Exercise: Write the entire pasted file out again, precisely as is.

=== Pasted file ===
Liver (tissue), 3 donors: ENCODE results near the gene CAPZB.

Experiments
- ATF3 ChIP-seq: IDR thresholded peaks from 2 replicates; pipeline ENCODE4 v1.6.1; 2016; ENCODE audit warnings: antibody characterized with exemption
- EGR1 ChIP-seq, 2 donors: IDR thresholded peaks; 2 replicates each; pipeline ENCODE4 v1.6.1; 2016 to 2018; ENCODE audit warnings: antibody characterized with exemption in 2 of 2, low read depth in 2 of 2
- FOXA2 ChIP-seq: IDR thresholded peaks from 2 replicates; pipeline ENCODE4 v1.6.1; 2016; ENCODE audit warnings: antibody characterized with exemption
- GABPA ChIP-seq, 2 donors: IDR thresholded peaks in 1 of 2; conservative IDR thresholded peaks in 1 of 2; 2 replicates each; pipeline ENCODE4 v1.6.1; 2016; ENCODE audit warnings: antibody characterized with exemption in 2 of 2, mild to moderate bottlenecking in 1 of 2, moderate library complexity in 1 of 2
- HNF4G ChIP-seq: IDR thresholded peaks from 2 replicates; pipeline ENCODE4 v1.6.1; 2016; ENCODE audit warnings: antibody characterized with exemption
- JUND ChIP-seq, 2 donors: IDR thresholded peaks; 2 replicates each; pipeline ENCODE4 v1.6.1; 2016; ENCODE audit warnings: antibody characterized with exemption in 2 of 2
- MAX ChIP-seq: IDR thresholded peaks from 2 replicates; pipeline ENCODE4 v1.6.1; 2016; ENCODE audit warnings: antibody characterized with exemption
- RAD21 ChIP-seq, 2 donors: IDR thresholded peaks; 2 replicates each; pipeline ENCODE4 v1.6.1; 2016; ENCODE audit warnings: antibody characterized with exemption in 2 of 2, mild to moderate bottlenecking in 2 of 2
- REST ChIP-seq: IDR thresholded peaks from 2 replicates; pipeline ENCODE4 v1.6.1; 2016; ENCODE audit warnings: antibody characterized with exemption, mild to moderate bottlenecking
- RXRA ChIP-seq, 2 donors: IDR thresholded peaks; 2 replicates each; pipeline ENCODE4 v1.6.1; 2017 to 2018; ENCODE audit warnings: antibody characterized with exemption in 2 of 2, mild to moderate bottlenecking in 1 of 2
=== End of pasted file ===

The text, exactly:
Liver (tissue), 3 donors: ENCODE results near the gene CAPZB.

Experiments
- ATF3 ChIP-seq: IDR thresholded peaks from 2 replicates; pipeline ENCODE4 v1.6.1; 2016; ENCODE audit warnings: antibody characterized with exemption
- EGR1 ChIP-seq, 2 donors: IDR thresholded peaks; 2 replicates each; pipeline ENCODE4 v1.6.1; 2016 to 2018; ENCODE audit warnings: antibody characterized with exemption in 2 of 2, low read depth in 2 of 2
- FOXA2 ChIP-seq: IDR thresholded peaks from 2 replicates; pipeline ENCODE4 v1.6.1; 2016; ENCODE audit warnings: antibody characterized with exemption
- GABPA ChIP-seq, 2 donors: IDR thresholded peaks in 1 of 2; conservative IDR thresholded peaks in 1 of 2; 2 replicates each; pipeline ENCODE4 v1.6.1; 2016; ENCODE audit warnings: antibody characterized with exemption in 2 of 2, mild to moderate bottlenecking in 1 of 2, moderate library complexity in 1 of 2
- HNF4G ChIP-seq: IDR thresholded peaks from 2 replicates; pipeline ENCODE4 v1.6.1; 2016; ENCODE audit warnings: antibody characterized with exemption
- JUND ChIP-seq, 2 donors: IDR thresholded peaks; 2 replicates each; pipeline ENCODE4 v1.6.1; 2016; ENCODE audit warnings: antibody characterized with exemption in 2 of 2
- MAX ChIP-seq: IDR thresholded peaks from 2 replicates; pipeline ENCODE4 v1.6.1; 2016; ENCODE audit warnings: antibody characterized with exemption
- RAD21 ChIP-seq, 2 donors: IDR thresholded peaks; 2 replicates each; pipeline ENCODE4 v1.6.1; 2016; ENCODE audit warnings: antibody characterized with exemption in 2 of 2, mild to moderate bottlenecking in 2 of 2
- REST ChIP-seq: IDR thresholded peaks from 2 replicates; pipeline ENCODE4 v1.6.1; 2016; ENCODE audit warnings: antibody characterized with exemption, mild to moderate bottlenecking
- RXRA ChIP-seq, 2 donors: IDR thresholded peaks; 2 replicates each; pipeline ENCODE4 v1.6.1; 2017 to 2018; ENCODE audit warnings: antibody characterized with exemption in 2 of 2, mild to moderate bottlenecking in 1 of 2